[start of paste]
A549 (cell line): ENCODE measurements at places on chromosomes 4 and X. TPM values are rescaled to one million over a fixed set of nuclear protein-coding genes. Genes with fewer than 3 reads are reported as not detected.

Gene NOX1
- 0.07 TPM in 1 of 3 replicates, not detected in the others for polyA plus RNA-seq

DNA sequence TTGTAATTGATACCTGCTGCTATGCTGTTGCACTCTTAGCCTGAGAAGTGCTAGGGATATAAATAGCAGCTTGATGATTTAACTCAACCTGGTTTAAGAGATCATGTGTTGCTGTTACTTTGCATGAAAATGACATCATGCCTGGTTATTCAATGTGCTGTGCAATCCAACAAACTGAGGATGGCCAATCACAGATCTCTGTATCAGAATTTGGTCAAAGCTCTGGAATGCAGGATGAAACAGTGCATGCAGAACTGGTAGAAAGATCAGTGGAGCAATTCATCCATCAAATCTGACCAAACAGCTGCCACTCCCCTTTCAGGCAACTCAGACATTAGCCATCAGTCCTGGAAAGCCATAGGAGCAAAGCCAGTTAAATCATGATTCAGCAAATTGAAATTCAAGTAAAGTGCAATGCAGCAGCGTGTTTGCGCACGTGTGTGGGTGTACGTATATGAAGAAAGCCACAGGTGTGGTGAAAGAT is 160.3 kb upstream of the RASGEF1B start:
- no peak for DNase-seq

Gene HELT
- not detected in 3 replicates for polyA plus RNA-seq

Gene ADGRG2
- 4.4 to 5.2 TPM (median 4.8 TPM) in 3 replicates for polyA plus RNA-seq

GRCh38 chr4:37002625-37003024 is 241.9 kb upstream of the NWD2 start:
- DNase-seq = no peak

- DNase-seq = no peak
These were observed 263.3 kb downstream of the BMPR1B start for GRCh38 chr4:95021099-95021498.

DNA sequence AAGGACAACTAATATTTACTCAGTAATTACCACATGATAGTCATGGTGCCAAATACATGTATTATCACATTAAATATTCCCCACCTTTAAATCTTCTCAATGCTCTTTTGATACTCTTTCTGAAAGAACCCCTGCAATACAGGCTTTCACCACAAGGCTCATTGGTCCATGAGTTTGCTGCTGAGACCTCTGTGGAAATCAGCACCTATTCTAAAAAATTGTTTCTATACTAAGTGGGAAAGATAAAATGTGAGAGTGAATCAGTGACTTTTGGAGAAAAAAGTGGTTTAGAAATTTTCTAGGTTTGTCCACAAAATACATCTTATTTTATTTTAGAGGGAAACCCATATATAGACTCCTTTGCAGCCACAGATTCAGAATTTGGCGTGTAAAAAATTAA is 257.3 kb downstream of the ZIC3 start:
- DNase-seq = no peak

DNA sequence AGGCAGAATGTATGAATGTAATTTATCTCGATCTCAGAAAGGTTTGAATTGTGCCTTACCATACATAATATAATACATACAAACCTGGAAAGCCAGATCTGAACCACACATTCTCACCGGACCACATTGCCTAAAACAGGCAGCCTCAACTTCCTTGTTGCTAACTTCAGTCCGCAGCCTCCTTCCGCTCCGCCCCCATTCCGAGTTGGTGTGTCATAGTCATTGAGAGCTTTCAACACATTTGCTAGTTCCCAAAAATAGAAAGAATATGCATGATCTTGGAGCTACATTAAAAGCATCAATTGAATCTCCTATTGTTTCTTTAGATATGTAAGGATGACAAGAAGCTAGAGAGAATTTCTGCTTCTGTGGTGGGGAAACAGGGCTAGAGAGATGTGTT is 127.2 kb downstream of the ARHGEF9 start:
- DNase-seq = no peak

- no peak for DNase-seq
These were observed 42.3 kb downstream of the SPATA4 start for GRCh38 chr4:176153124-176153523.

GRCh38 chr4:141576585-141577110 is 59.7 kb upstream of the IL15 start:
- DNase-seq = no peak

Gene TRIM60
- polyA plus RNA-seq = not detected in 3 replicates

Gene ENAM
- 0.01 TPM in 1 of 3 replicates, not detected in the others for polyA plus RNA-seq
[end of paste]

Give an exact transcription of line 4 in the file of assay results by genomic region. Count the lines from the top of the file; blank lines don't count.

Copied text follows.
DNA sequence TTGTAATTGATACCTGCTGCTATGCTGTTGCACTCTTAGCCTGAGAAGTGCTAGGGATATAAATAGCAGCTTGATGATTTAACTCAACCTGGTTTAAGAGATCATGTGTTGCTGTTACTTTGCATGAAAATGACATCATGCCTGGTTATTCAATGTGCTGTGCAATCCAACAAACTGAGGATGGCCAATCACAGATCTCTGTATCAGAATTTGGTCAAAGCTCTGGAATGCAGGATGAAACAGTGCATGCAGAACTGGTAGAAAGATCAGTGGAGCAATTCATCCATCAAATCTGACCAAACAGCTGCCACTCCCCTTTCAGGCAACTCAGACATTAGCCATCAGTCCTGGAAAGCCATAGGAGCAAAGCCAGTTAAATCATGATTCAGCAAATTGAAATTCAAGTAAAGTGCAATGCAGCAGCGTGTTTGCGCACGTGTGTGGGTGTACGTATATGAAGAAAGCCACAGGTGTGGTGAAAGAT is 160.3 kb upstream of the RASGEF1B start: